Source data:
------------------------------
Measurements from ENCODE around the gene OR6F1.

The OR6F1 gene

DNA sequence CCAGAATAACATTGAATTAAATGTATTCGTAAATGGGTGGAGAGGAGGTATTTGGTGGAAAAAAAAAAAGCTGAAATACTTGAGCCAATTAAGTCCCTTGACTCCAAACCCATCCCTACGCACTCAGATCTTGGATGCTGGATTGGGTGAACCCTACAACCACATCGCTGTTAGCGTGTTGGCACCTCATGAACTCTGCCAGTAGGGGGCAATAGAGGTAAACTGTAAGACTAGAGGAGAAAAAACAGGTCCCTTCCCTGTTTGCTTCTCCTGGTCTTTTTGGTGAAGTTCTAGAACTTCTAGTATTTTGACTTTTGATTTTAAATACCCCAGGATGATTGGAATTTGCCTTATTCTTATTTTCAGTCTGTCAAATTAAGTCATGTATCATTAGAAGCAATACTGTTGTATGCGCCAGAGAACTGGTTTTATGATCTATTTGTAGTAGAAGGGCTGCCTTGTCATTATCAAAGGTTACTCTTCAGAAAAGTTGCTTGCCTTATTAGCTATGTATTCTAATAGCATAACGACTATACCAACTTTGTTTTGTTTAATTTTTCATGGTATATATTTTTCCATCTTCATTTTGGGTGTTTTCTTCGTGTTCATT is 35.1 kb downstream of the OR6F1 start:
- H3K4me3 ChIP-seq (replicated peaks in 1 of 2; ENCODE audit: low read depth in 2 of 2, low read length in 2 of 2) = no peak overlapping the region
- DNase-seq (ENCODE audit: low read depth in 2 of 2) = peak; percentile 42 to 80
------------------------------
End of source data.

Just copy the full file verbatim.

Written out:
Measurements from ENCODE around the gene OR6F1.

The OR6F1 gene

DNA sequence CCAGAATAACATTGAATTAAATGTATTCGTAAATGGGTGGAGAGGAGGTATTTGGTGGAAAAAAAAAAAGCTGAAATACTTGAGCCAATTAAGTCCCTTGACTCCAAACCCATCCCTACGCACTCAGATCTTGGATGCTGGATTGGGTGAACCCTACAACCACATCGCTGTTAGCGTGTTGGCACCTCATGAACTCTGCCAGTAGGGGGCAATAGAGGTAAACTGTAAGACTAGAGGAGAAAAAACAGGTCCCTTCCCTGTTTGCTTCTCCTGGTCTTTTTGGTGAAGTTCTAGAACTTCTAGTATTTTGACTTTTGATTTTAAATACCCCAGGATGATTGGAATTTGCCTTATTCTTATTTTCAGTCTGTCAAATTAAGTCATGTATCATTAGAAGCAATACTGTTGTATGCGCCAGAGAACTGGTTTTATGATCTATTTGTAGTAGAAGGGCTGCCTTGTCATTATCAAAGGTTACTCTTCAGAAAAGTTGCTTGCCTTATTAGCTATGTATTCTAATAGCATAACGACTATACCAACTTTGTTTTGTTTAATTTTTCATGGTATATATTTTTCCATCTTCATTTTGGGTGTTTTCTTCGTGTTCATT is 35.1 kb downstream of the OR6F1 start:
- H3K4me3 ChIP-seq (replicated peaks in 1 of 2; ENCODE audit: low read depth in 2 of 2, low read length in 2 of 2) = no peak overlapping the region
- DNase-seq (ENCODE audit: low read depth in 2 of 2) = peak; percentile 42 to 80